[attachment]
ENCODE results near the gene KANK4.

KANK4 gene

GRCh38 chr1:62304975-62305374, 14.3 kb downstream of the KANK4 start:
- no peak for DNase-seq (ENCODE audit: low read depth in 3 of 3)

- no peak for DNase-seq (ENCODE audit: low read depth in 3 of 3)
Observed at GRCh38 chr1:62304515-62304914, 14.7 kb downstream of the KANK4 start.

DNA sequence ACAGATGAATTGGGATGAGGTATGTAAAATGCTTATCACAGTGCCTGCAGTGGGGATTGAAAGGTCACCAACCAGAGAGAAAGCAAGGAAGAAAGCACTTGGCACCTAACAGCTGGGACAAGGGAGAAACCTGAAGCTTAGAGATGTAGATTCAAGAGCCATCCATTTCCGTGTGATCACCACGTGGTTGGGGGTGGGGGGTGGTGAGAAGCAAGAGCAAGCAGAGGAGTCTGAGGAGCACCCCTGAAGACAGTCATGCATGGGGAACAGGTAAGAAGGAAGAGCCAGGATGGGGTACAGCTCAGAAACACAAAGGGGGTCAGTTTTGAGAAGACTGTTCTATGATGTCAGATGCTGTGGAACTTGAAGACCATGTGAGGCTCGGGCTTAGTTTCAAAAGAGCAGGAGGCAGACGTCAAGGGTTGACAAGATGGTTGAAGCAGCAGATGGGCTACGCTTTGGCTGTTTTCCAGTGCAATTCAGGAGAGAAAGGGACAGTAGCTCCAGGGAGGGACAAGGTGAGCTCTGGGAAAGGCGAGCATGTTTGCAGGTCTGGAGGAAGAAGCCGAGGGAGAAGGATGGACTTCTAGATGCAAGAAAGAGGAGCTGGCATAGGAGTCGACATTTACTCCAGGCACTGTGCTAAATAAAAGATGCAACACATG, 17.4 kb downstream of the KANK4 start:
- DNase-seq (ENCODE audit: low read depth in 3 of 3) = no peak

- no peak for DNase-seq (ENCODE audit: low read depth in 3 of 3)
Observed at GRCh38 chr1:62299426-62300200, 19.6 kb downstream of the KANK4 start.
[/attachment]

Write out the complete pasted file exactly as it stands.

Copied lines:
ENCODE results near the gene KANK4.

KANK4 gene

GRCh38 chr1:62304975-62305374, 14.3 kb downstream of the KANK4 start:
- no peak for DNase-seq (ENCODE audit: low read depth in 3 of 3)

- no peak for DNase-seq (ENCODE audit: low read depth in 3 of 3)
Observed at GRCh38 chr1:62304515-62304914, 14.7 kb downstream of the KANK4 start.

DNA sequence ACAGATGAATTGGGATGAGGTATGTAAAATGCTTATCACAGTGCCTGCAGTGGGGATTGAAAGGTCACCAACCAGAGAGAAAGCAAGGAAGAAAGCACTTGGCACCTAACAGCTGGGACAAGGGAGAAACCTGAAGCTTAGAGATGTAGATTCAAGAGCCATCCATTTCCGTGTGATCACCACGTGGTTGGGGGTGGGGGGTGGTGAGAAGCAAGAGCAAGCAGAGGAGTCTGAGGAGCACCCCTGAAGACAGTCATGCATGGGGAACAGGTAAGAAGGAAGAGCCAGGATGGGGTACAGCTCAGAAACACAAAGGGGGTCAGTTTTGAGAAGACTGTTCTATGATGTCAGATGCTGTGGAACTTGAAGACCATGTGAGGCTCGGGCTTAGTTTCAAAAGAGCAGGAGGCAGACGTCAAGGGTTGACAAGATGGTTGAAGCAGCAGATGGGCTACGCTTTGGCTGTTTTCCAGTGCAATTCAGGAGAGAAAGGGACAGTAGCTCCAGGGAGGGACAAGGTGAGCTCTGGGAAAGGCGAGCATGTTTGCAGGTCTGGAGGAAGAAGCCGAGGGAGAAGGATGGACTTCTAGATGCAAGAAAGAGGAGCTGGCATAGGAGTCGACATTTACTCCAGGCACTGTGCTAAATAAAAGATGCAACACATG, 17.4 kb downstream of the KANK4 start:
- DNase-seq (ENCODE audit: low read depth in 3 of 3) = no peak

- no peak for DNase-seq (ENCODE audit: low read depth in 3 of 3)
Observed at GRCh38 chr1:62299426-62300200, 19.6 kb downstream of the KANK4 start.